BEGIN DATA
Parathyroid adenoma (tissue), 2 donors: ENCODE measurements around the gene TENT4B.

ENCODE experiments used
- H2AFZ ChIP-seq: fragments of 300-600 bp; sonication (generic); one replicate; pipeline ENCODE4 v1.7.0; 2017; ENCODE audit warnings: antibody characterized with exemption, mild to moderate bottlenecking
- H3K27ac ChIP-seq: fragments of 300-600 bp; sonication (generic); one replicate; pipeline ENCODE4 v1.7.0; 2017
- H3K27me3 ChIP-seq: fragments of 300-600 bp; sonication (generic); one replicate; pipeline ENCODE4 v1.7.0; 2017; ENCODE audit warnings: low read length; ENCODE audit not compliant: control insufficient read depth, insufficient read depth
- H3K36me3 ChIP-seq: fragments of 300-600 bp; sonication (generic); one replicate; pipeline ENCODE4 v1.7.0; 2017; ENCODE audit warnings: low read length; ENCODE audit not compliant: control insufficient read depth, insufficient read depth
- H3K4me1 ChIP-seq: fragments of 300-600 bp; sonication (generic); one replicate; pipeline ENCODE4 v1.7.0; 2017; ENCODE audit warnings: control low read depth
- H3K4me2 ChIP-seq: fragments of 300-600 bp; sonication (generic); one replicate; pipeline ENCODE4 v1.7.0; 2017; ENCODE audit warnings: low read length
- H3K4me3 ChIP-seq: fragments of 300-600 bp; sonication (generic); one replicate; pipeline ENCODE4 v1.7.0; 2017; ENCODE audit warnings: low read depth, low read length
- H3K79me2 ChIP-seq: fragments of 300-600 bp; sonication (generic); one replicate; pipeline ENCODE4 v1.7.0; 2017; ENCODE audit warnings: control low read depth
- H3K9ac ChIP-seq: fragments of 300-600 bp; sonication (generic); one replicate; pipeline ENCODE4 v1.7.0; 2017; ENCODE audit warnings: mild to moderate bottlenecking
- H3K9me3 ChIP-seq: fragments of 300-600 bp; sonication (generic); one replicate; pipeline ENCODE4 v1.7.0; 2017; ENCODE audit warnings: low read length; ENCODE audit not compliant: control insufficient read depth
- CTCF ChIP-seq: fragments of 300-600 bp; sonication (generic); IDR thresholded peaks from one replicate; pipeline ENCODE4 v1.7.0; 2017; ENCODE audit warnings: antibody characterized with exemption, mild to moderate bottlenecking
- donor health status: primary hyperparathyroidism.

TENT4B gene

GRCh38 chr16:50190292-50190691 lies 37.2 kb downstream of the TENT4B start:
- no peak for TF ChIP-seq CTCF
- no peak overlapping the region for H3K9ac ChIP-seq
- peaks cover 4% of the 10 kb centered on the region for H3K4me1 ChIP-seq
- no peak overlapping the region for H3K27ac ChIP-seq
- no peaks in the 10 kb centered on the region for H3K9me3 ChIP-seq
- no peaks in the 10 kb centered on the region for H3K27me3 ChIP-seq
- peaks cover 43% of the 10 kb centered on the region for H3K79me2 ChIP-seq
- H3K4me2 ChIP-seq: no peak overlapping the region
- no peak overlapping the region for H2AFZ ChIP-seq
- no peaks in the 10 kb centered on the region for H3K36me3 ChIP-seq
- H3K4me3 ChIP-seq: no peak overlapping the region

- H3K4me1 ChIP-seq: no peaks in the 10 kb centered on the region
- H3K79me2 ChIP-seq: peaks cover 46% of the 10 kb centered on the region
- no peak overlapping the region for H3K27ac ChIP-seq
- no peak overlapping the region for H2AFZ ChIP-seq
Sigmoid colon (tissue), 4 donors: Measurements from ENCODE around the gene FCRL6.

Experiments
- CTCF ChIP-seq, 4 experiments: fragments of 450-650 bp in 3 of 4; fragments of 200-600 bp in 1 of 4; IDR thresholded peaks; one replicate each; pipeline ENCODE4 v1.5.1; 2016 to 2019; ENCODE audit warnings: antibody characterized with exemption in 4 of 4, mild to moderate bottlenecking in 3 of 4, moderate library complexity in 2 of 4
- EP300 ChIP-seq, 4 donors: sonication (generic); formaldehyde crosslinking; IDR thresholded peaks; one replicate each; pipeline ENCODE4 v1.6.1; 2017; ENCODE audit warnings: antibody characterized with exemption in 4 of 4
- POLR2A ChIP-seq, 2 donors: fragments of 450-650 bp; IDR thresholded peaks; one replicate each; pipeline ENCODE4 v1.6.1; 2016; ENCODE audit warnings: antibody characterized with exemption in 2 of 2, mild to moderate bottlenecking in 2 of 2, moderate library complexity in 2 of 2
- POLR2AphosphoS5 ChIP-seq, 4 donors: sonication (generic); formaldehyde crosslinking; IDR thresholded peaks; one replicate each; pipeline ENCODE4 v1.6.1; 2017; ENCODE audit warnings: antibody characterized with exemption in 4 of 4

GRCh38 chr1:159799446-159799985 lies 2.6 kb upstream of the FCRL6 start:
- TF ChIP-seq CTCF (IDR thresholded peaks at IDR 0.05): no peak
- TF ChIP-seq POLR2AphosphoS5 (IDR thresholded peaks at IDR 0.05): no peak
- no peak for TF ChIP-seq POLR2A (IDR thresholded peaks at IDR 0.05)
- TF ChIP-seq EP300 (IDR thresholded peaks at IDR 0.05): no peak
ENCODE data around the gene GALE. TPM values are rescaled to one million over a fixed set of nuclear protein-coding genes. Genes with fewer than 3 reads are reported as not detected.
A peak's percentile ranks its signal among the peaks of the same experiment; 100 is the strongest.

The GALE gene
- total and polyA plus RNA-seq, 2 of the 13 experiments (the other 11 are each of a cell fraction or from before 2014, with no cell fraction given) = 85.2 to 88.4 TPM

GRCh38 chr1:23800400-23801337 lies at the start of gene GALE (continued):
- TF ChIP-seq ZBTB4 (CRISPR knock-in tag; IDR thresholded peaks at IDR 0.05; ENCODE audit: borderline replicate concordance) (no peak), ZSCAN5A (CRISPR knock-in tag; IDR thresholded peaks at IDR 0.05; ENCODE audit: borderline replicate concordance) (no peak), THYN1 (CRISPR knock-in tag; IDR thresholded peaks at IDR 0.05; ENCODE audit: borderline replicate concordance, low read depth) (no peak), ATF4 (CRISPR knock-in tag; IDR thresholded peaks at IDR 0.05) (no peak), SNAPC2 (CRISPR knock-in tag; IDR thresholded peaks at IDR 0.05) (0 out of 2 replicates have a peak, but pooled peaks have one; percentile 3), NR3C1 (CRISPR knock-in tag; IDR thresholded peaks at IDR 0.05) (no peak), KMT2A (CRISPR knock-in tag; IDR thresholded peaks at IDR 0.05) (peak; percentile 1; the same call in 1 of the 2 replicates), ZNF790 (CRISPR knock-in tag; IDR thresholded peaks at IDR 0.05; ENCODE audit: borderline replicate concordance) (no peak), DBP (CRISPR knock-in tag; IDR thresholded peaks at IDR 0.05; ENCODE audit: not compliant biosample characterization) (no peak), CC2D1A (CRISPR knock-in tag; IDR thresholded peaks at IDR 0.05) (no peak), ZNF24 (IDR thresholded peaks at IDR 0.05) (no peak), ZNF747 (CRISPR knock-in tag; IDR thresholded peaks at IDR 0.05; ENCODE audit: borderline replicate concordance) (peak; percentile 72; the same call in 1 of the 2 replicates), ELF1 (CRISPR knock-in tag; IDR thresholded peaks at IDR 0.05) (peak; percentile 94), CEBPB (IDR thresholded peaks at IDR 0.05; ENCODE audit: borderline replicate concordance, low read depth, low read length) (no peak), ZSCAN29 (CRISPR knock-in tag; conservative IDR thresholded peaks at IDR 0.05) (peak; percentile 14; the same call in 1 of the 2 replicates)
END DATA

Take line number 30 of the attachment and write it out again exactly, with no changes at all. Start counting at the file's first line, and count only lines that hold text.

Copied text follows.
- no peak overlapping the region for H3K27ac ChIP-seq